Now for Regular Skiers, the Ultra Terrain
JOAQUIN AND VIRGINIA FOLCH have skied virgin powder through the fjordlands of remote eastern Greenland and forged trails at altitudes of over 13,000 feet in the Rohtang Pass in the Indian Himalayas. Heli-skiing with a group of experts, Mr. Folch opened a route on Mount Elbrus in Russia near the Georgian border, where they heard the sounds of guns and explosives in the distance. “And we were going into the helicopter each morning surrounded by Army people,” Mr. Folch said. “It was a little scary.”
You might assume that the Folches are stunt professionals or accomplished members of the Explorers Club. But Mr. Folch is a 56-year-old businessman, chief executive of a Spanish paint manufacturer, and Mrs. Folch, 50, is an interior designer — albeit a very athletic one.
“We were in a completely unexplored area,” said Mr. Folch, describing his adventures in Russia. “One day the conditions were magnificent: bluebird-colored skies and 30 centimeters fresh powder snow. There wasn’t one person for miles around, and as we skied down we had Mount Elbrus — the highest peak in Europe — always in front of us.”
Until recently it was generally only hard-core professionals and guides who would dare to go on exploratory trail-breaking trips in locations like Greenland; daring skiers like the Folches would have been limited to heli-skiing in Canada or off-piste skiing in the Alps. But recently, thanks to the efforts of some intrepid entrepreneurs, extreme ski touring has hit the mainstream.
“The market for big mountain skiing in remote locations is growing in a big way,” said Chris Owens, one of the owners of EpicQuest (888-983-3742; www.epicquest.com), an adventure tour company focusing on heli-skiing trips that began last year, the result of a merger of two existent outfits.
“People are just starting to realize that you don’t have to be a professional athlete to do it,” Mr. Owens said.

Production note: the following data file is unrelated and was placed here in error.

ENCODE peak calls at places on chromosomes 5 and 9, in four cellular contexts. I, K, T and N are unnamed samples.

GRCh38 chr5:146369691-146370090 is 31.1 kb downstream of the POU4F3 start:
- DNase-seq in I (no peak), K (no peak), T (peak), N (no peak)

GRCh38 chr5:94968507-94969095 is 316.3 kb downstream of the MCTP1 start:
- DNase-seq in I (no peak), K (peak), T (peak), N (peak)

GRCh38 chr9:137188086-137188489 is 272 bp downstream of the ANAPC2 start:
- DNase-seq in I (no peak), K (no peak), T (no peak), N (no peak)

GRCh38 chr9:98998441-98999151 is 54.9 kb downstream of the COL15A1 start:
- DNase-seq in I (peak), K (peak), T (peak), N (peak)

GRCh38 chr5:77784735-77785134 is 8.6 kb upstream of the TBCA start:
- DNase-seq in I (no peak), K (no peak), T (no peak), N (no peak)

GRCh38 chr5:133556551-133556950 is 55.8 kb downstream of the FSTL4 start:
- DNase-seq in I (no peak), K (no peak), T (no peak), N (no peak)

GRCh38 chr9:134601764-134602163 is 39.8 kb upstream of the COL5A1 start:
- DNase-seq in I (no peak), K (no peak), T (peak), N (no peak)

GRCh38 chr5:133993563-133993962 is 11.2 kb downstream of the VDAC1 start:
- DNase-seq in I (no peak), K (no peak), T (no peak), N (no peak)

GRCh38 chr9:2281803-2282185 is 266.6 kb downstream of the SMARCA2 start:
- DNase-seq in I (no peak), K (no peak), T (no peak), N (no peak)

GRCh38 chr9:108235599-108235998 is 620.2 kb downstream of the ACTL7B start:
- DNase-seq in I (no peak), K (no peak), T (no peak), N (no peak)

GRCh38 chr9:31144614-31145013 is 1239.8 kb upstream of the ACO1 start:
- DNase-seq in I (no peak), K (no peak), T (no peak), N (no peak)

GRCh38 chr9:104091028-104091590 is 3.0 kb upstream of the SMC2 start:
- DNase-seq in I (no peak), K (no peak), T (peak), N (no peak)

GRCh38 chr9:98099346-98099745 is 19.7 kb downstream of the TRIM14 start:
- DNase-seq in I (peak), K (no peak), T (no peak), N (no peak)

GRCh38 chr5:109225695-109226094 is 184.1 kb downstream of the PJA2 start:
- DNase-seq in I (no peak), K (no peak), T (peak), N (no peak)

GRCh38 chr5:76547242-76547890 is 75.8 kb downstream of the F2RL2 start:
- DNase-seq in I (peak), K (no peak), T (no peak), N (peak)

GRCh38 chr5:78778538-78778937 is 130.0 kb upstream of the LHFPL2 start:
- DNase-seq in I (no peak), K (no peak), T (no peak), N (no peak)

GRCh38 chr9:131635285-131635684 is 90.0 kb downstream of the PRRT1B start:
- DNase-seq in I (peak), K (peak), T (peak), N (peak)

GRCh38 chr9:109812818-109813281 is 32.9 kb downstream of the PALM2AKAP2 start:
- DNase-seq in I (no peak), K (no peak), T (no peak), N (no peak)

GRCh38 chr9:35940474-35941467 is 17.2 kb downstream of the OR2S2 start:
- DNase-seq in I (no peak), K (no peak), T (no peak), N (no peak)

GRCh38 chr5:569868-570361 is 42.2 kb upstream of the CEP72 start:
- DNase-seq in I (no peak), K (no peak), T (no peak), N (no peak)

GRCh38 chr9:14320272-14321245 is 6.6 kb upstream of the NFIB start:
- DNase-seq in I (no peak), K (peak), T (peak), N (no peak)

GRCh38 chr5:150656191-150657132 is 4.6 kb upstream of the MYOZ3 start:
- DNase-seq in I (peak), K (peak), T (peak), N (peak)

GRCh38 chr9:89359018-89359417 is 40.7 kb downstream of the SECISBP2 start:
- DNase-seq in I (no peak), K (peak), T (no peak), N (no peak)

Mr. Owen stressed that most experienced skiers would qualify for one of EpicQuest’s trips. “If you can ski the blues and blacks at your resorts, you can ski remote backcountry,” he said. “We can serve everyone from an advanced intermediate to a super-duper expert.”
For a price (around $9,500 a person for a weeklong trip) EpicQuest can fly a small group up into the isolated Tordrillo Mountains in Alaska — with the two-time Olympic medalist Tommy Moe as one of the guides.
The cost of such trips are steep, but skiers willing to embark on trips like this aren’t just taking some physical risks, they are willing to pay a premium to do it. (Meals and rental equipment are usually included in the package prices.)
John Falkiner (41-27-776-1307; johnfalkiner.com), a professional ski and mountain guide from Australia who has lived in Verbier, Switzerland, since the late ’70s, has developed a growing reputation on the so-called “ski safari” circuit. Nicknamed the Powder Hunter, Mr. Falkiner, 54, has performed in James Bond films, skied off cliffs with only the light of the full moon to guide him and starred in extreme-skiing documentaries. A few years ago he realized that some of his clients wanted to join him on his wilder ski adventures — and would pay for the privilege. “What’s happening is that people are being introduced to ski touring and then discover that they like getting away from the crowds at the ski resorts,” he said.